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Get With It

Written by Martin Black

This article originally appeared in Eclectic Horseman Issue No.69

For the most part, horses are relatively calm, quiet animals when they are left to maintain themselves. Free roaming grazers spend the biggest percent of their time relaxed and quiet, but when confined and fed high-energy feed they can develop physical and mental issues.

When we start riding and working these animals, it seems that controlling the energy level is the root of many problems people have with their horses. But given half a chance, a horse is willing to maintain his natural disposition.

There are all different types of contraptions to put in his mouth and on his head to attempt to control this energy. On the other end there are all kinds of supplements, vitamins and nutritional experts to ensure our horses are in the very best of health and don’t want for anything.

Some of the problems I see many times are that the tools that people choose, and the way they use the tools just adds fuel to the fire. First of all people today are trained to accept obesity in horses. We may get by with obesity in older horses but with younger horses they are put in a situation like feeding a child a bunch of sugar and then expecting him to sit still in church or go to sleep. The chemistry doesn’t let it happen.

Energy, whether it is stored or fed, makes a horse want to go. The less energy inside him the less he will want to go. This doesn’t mean starve your horse, but be aware of the kind of high energy/carbohydrate feeds you are giving him like grain. There are feeds out there that maintain a healthy horse and don’t make him want to jump out of his skin.

The other big factor is fear or excitement. Horses are alert, sensitive animals, easily intimidated by someone they naturally see as one of their predators. So if we put a device on our horse, in a sensitive place and cause pain or, just the same, make him think we will cause pain, he is going to become anxious. We all know their first means of defense is flight. This means when they are intimidated by something they are going to move out; the more bothered they are the faster they are going to move.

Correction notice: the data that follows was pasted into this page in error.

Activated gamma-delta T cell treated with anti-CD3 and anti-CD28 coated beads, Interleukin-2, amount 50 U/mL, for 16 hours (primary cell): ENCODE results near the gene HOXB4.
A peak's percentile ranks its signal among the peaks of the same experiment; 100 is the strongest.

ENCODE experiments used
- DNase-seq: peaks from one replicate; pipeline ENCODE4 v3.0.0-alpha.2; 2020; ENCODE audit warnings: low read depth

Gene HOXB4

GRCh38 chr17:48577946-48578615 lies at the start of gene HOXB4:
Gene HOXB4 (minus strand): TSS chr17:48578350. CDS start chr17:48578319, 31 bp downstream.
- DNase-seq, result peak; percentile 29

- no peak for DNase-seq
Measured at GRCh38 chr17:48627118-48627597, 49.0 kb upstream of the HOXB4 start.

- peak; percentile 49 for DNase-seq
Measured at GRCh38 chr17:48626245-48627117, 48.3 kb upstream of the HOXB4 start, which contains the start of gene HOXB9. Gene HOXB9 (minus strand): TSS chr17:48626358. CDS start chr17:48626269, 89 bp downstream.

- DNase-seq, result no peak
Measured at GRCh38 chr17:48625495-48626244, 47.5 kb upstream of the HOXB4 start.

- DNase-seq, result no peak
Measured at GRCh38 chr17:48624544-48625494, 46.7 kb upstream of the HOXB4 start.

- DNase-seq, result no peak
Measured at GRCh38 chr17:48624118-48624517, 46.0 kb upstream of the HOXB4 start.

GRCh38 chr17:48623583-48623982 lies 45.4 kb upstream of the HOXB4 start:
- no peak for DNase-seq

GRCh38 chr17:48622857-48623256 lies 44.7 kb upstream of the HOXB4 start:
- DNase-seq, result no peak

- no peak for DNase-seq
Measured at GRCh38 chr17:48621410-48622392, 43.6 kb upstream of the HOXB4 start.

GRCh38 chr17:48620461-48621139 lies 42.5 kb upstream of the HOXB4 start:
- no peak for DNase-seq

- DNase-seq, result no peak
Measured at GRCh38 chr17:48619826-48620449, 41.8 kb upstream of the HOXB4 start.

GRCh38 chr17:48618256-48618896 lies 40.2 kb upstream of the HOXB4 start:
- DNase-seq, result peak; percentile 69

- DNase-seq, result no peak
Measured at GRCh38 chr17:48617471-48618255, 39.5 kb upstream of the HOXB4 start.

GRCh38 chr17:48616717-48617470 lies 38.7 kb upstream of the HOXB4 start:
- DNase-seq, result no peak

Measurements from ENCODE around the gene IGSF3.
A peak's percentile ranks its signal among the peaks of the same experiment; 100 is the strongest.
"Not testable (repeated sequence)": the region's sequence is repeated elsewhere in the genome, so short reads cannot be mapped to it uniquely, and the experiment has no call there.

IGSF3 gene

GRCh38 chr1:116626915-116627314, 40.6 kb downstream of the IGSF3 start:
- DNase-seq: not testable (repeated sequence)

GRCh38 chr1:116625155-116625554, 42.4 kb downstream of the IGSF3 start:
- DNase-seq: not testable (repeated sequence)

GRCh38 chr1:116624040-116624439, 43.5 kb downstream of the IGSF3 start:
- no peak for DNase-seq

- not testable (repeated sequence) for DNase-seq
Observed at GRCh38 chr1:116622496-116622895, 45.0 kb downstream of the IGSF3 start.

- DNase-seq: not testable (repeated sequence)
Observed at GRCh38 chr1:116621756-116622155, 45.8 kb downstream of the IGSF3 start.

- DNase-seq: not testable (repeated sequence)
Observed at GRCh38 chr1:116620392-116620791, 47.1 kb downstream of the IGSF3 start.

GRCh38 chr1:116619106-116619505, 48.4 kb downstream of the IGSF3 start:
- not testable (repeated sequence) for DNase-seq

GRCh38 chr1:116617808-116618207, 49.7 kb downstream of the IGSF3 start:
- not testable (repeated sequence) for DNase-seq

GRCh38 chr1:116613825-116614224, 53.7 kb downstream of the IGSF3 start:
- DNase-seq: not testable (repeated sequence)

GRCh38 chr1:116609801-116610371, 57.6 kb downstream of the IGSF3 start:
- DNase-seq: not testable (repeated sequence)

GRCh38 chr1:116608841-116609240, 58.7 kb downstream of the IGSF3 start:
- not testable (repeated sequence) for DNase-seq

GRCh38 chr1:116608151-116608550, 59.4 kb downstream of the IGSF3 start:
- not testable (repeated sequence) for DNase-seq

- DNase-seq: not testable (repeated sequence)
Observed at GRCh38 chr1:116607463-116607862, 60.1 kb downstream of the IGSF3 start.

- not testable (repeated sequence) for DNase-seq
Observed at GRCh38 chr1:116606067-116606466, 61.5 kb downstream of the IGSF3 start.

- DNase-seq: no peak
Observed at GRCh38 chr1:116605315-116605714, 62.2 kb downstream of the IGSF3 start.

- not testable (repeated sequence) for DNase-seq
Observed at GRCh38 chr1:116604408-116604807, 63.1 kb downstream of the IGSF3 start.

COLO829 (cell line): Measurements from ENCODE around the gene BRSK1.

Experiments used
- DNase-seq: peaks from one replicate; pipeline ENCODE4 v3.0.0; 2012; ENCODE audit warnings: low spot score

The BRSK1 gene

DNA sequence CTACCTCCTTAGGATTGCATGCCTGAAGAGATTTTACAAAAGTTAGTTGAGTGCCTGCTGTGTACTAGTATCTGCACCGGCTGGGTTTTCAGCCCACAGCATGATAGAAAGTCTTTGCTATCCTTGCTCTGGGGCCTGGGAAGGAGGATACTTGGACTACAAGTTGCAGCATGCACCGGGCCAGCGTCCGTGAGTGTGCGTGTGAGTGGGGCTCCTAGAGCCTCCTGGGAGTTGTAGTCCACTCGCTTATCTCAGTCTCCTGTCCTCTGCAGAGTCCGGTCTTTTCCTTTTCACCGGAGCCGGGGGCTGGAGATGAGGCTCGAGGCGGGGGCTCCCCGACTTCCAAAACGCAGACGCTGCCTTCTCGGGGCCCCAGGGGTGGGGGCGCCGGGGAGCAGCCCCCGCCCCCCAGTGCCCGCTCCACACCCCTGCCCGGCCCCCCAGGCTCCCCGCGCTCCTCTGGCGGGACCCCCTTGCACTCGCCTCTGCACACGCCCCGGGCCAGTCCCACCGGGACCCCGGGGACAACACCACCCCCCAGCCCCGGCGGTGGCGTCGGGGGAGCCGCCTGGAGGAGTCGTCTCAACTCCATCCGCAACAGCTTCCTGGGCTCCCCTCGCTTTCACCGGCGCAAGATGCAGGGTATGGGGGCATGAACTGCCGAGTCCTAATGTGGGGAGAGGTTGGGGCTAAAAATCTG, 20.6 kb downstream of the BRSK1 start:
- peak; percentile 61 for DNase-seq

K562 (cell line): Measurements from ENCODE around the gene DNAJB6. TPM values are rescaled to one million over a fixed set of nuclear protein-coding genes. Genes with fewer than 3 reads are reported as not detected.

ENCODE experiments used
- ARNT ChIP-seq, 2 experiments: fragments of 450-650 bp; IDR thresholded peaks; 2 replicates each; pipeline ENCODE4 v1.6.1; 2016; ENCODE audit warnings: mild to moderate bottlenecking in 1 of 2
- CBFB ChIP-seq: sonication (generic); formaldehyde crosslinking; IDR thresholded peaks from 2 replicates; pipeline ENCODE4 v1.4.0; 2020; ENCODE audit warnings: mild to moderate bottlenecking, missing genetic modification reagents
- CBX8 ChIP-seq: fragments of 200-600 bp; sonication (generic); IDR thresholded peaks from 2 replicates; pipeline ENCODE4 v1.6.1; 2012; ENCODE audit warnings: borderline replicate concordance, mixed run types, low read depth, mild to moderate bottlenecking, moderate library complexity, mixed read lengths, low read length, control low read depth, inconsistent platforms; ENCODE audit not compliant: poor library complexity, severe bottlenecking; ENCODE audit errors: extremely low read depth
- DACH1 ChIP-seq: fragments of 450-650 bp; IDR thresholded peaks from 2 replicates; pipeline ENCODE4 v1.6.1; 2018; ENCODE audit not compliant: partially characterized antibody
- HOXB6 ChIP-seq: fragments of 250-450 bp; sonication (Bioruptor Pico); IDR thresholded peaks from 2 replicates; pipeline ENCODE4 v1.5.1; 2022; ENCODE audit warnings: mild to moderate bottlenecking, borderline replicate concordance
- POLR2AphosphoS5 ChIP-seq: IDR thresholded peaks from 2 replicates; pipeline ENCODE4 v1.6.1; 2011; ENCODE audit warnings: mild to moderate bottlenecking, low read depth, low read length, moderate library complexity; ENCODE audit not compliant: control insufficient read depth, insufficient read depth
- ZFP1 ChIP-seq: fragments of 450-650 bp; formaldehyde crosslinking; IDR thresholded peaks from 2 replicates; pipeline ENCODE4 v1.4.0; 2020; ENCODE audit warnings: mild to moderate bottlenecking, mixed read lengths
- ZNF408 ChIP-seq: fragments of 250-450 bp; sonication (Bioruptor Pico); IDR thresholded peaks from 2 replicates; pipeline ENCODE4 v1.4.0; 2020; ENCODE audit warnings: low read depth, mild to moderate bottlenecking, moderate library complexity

There is an old saying “ride a fast horse slow and a slow horse fast.” Meaning if the rider has a lot of energy in their body, the horse will speed up. If the rider doesn’t have as much energy the horse will slow down. This may or may not happen in minutes, but it will over a period of hours or days in most cases, even with people that don’t have any horsemanship skills.

When the person relaxes and their rhythm is slower than the horse the horse will eventually try to get in rhythm with the person. The same effect takes place when the person is tense or faster than the horse’s rhythm.

Often a rider may not realize he is creating anxiety in the horse with his rhythm or quick hands. When we take ahold of the reins quickly and the horse doesn’t know or doesn’t have time to position himself and respond with his feet, the pain from the bit or even the anticipation of it coming can cause anxiety.

This is where slower, softer hands with a milder bit (one with less leverage, chains, or sharp corners to pressure them), would allow them to be more comfortable. Often with horses, “less is more.” The less we do, the more we get done. By trying to do more with more bridle, we end up with less control. The horse is more comfortable in rhythm with us. Whether they know their job and can perform to our expectations is another thing, but they are willing and able to get their body rhythm with ours if we can realize a few simple mistakes that are making it difficult for them.

Overfeeding and underworking creates stored energy. Fear or anticipation of pain from a bridle or quick hands creates energy. The person’s body rhythm can cause the horse to be more energetic. Being able to realize and evaluate these things may help you to avoid some frustration or maybe even injury, and your horse will be a lot happier too.

This article originally appeared in Eclectic Horseman Issue No.69

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Martin Black

Martin Black is a 5th generation Idaho rancher and 4th generation rodeo competitor. He has a lifetime of experience in handling horses, cattle and roping. In his youth there was a strong influence of the California-Spanish style of horsemanship. He has earned money in stock hose events, NRCHA events, rodeo events, and more. His basic philosophy is to “build the horse’s confidence in everything he does. Learn more: www.martinblack.net